VA partners with federal, state and local agencies to staff federal coordinating centers


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VA is no stranger to federal coordinating centers, or storms with names like Rita, Gustav, Ike, and now, Harvey and Irma, which usually prompt the opening of one.

When Hurricane Harvey hit Houston and Texas’ Gulf Coast August 25, bringing fear and devastation, facilities throughout VA’s South Central Health Care Network and Oklahoma City VA Medical Center put their training, expertise and experience to work in support of a federal coordinating center stood up to support the storm’s victims.

VA staff and teams of volunteers with the Oklahoma City VA Health Care System, the G.V. (Sonny) Montgomery VA Medical Center in Jackson, Mississippi and Central Arkansas Veterans Healthcare System in Little Rock, Arkansas, all stood up centers with state and local emergency response agencies and officials to be on alert to receive, triage and transport patients evacuated from Hurricane Harvey’s wrath.

Federal coordinating centers are built on the voluntary commitment of local health care communities and emergency response networks,” said Dr. Skye McDougall, VISN 16 network director. “Our dedicated VA professionals are experts in definitive care and treatment for our Veterans, and this expertise and experience is invaluable when horrific events like Hurricane Harvey challenge our neighbors.”

VA relies on an existing structure of highly-trained medical professionals to fill alert emergency operations teams well versed in all aspects of coordination, evacuee patient staging and interoperability of efforts with multiple local hospital networks. Once activated, these centers use a full complement of staff including physicians, nurses, clinicians, social workers, mental health specialists, food and nutrition personnel and administrative staff to provide essential care and treatment to those who may have lost homes, possessions, dignity and hope, to disaster.

“It’s very important to our team that we bring our heart and soul to those in great need. We might not be able to replace an evacuee’s home, but we can help restore hope and well-being through empathetic, compassionate care,” said McDougall.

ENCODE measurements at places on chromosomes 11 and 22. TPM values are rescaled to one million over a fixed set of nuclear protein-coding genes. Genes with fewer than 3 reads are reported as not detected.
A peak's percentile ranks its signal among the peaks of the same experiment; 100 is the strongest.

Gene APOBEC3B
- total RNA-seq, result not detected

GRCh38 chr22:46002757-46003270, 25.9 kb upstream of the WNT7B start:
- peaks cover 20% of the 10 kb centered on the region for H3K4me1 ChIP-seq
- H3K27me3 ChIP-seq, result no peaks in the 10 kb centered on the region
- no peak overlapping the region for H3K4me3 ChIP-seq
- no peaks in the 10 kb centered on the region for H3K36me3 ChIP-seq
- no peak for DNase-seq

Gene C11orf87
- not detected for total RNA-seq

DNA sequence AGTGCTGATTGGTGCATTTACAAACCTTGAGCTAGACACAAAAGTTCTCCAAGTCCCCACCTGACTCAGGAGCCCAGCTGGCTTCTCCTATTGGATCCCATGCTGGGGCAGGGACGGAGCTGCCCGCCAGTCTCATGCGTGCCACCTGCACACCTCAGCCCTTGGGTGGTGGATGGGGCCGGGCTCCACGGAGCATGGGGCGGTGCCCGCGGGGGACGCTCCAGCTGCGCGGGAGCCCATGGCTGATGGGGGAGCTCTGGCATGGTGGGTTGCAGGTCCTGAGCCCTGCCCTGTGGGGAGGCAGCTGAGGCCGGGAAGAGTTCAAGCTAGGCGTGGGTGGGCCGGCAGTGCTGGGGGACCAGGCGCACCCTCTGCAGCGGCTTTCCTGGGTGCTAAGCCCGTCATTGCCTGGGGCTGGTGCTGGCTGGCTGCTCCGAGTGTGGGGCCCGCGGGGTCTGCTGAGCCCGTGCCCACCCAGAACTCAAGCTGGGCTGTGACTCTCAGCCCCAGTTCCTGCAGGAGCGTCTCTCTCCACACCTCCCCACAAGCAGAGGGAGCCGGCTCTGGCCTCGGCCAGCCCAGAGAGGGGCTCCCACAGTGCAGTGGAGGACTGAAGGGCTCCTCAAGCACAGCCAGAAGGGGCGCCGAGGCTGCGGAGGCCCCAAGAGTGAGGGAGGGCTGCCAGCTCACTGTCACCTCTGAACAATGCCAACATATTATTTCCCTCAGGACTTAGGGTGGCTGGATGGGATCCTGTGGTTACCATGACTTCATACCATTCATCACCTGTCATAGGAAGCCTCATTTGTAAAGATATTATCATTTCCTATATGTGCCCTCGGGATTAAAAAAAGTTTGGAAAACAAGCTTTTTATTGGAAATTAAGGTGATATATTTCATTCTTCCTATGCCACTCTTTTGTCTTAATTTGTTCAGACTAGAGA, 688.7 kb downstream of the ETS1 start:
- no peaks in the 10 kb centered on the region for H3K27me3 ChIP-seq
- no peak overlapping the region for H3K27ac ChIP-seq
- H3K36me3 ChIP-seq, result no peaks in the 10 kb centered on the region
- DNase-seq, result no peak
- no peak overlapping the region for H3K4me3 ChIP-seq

Although all three coordinating centers stood down over Labor Day weekend, they were prepared should the need arrive.

The VA medical center in Jackson was designated as the only federal coordinating center in Mississippi – tasked with creating a patient reception area, and coordinating a network of hospitals in the local area capable of providing definitive care for patients from other states.

In addition to the coordinating center, the Little Rock VA also activated a temporary call center, acting in relief of the Houston VA call center on the 7th floor of the John L. McClellan Memorial Veterans Hospital in Little Rock. The Jackson VA Medical Center also assisted the Houston Call Center by answering more than 23,000 calls.

Oklahoma City was one of 63 federal coordinating centers across the United States and was led by the Oklahoma City VA Medical Center. It was comprised of volunteers from local area hospitals and supporting agencies. Previously the Oklahoma City federal coordinating center was activated for Hurricane Rita in 2005 (99 patients received), Hurricane Gustav in 2008 (30 patients received) and Hurricane Ike in 2008 (activated but no patients received).


About the author: Jeff Clapper is a public affairs officer for VA’s North Texas Health Care System.

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